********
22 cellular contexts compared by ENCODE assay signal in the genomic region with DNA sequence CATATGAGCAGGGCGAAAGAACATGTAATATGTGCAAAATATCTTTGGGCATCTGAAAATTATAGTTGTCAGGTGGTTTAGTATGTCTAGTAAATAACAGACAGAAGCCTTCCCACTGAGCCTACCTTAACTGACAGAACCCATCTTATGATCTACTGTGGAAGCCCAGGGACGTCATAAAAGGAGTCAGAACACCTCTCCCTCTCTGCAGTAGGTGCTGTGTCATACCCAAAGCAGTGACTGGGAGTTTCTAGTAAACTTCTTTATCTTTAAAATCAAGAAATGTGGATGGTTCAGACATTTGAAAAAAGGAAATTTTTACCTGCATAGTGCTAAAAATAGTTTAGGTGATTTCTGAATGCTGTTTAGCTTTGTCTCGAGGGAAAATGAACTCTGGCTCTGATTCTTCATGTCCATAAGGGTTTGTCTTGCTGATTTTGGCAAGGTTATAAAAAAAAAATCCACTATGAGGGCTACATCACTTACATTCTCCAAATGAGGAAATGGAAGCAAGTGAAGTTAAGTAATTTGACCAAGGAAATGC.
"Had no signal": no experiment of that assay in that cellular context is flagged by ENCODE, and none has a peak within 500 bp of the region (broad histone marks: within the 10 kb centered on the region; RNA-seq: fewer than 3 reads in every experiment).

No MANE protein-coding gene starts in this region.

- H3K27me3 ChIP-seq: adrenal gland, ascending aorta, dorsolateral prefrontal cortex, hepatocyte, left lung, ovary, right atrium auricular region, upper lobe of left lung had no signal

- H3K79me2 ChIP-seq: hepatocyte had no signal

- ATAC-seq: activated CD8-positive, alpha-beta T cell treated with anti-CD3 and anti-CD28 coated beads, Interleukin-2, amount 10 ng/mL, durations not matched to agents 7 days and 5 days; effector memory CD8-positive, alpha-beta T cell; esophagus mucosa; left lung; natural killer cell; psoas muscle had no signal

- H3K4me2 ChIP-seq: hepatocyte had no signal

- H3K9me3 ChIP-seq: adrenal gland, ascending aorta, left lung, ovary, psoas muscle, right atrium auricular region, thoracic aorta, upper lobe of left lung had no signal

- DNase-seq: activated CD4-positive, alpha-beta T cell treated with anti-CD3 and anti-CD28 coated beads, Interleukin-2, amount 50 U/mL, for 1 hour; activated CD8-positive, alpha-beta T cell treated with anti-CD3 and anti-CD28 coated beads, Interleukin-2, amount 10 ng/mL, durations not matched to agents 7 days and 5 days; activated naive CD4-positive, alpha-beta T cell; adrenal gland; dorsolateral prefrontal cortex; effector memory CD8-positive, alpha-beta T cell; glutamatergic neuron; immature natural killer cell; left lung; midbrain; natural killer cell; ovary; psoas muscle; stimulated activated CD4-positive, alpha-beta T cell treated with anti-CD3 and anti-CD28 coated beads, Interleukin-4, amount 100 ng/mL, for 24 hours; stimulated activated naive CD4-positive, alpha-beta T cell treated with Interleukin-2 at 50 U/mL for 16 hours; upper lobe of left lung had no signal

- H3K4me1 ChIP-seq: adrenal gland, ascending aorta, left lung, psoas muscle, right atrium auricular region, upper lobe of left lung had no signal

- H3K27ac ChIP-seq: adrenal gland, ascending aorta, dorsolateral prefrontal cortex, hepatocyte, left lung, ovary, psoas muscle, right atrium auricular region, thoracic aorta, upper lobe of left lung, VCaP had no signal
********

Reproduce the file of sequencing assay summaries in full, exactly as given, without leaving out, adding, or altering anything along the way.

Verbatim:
22 cellular contexts compared by ENCODE assay signal in the genomic region with DNA sequence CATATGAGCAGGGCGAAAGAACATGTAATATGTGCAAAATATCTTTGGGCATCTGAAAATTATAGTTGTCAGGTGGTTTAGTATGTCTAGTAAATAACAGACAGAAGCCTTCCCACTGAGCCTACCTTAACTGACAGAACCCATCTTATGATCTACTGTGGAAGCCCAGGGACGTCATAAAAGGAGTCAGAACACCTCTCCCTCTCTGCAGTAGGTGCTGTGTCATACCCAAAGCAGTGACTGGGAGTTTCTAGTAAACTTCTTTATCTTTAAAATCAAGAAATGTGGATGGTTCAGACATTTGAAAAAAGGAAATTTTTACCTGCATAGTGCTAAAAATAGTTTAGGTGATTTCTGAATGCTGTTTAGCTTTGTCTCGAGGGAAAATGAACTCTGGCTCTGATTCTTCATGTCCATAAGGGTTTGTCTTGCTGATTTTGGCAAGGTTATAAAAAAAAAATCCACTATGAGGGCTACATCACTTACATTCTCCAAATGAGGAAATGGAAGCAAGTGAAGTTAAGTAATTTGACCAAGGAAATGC.
"Had no signal": no experiment of that assay in that cellular context is flagged by ENCODE, and none has a peak within 500 bp of the region (broad histone marks: within the 10 kb centered on the region; RNA-seq: fewer than 3 reads in every experiment).

No MANE protein-coding gene starts in this region.

- H3K27me3 ChIP-seq: adrenal gland, ascending aorta, dorsolateral prefrontal cortex, hepatocyte, left lung, ovary, right atrium auricular region, upper lobe of left lung had no signal

- H3K79me2 ChIP-seq: hepatocyte had no signal

- ATAC-seq: activated CD8-positive, alpha-beta T cell treated with anti-CD3 and anti-CD28 coated beads, Interleukin-2, amount 10 ng/mL, durations not matched to agents 7 days and 5 days; effector memory CD8-positive, alpha-beta T cell; esophagus mucosa; left lung; natural killer cell; psoas muscle had no signal

- H3K4me2 ChIP-seq: hepatocyte had no signal

- H3K9me3 ChIP-seq: adrenal gland, ascending aorta, left lung, ovary, psoas muscle, right atrium auricular region, thoracic aorta, upper lobe of left lung had no signal

- DNase-seq: activated CD4-positive, alpha-beta T cell treated with anti-CD3 and anti-CD28 coated beads, Interleukin-2, amount 50 U/mL, for 1 hour; activated CD8-positive, alpha-beta T cell treated with anti-CD3 and anti-CD28 coated beads, Interleukin-2, amount 10 ng/mL, durations not matched to agents 7 days and 5 days; activated naive CD4-positive, alpha-beta T cell; adrenal gland; dorsolateral prefrontal cortex; effector memory CD8-positive, alpha-beta T cell; glutamatergic neuron; immature natural killer cell; left lung; midbrain; natural killer cell; ovary; psoas muscle; stimulated activated CD4-positive, alpha-beta T cell treated with anti-CD3 and anti-CD28 coated beads, Interleukin-4, amount 100 ng/mL, for 24 hours; stimulated activated naive CD4-positive, alpha-beta T cell treated with Interleukin-2 at 50 U/mL for 16 hours; upper lobe of left lung had no signal

- H3K4me1 ChIP-seq: adrenal gland, ascending aorta, left lung, psoas muscle, right atrium auricular region, upper lobe of left lung had no signal

- H3K27ac ChIP-seq: adrenal gland, ascending aorta, dorsolateral prefrontal cortex, hepatocyte, left lung, ovary, psoas muscle, right atrium auricular region, thoracic aorta, upper lobe of left lung, VCaP had no signal